Sources said Shiimi stumbled upon a letter from Jooste to Schlettwein in February 2020.
Shiimi directed that her bonus (13th cheque) must be deducted from her salary whereby a predetermined amount is deducted monthly from the remuneration package as a saving and paid out as a single amount annually.
“Noting that the MD and senior management are already paid 40% above the 90th percentile, this trend is not welcomed at all and is not commonly applied to senior executives,” said Shiimi.
As for the performance bonus, the finance minister also expressed dissatisfaction with the conditions saying they are too vague and the percentage to be paid is not indicated.
“Most of the key performance indicators for the MD at the moment are not at strategic level.
Thus I recommend for the board to review them and include them in the annual performance agreement of the MD,” he said.
Shiimi also instructed the board to remove the retention bonus clause in the contract because “it is not part of the public enterprises remuneration guidelines”.
The contract also proposes that the MD be paid five months’ remuneration for each year of completed service.
“This proposal is not acceptable. The industry practice is 30% of the total cost to company.
We have also not come across any practice in the PE industry where a CEO/MD is paid gratuity for every year completed,” Shiimi said.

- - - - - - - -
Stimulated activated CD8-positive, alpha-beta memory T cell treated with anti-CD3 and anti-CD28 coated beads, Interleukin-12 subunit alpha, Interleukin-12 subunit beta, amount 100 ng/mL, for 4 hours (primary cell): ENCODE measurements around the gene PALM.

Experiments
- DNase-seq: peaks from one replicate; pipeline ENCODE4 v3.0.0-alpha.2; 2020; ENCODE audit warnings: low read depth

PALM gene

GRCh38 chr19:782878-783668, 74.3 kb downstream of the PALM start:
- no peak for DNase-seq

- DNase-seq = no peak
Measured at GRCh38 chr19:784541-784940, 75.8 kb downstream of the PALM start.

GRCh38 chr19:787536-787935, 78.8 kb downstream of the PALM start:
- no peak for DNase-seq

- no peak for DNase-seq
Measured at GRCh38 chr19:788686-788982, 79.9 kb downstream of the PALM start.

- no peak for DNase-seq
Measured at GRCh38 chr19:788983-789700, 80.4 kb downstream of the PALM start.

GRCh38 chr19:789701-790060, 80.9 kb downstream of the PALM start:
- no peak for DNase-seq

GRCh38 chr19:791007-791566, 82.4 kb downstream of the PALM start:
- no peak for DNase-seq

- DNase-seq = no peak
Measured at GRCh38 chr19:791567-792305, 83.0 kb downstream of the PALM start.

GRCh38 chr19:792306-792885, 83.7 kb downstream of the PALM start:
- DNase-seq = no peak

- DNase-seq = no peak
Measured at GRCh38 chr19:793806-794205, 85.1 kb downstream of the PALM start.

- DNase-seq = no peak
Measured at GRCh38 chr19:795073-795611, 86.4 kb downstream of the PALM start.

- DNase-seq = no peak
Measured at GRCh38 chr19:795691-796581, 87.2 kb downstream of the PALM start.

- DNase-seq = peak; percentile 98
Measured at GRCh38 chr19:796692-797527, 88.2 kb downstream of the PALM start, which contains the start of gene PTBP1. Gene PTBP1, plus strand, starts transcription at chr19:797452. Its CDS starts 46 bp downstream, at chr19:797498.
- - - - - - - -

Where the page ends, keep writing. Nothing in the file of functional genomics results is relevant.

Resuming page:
The contract also provided for Karuaihe-Martin to have 34 days annual leave, yet other executives at the company are only entitled to 30 days’ leave per year.
Jooste refused to comment on the stand-off, stating that his ministry does not get involved in contract negotiations since that is the board’s domain.
“The act is very clear when it comes to remuneration and SOEs are not allowed to remunerate beyond the guidelines,” he said on Monday.
Supporters of the new contract said the board was rewarding Karuaihe-Martin for transforming the company since joining in 2014 and wants to retain her.
The board was trying to find a balance between the regulated salary structures and attracting talent.
Financial figures from NamibRe indicate that she grew the company by 284% since taking over in 2014.
The figures state that the company’s income grew from N$156 million in 2014 to N$600 million by March 2020.
Its asset base more than doubled from N$201 million in 2014 to N$541 million in 2020 and so have net profits grown from N$25 million in 2014 to N$48 million in 2020.
Since she took over the reins, the company stopped having qualified or adverse audit opinions, which characterised it prior to 2013.
Karuaihe-Martin managed to grow the company despite not having monopoly and the private insurance companies resisting the enforcement of a 1998 legislation compelling them to cede 12,5% of every contract worth R100 000 to be reinsured with NamibRe.
* This article was produced by The Namibian’s Investigative Unit. Send us tips via your secure email to firstname.lastname@example.org.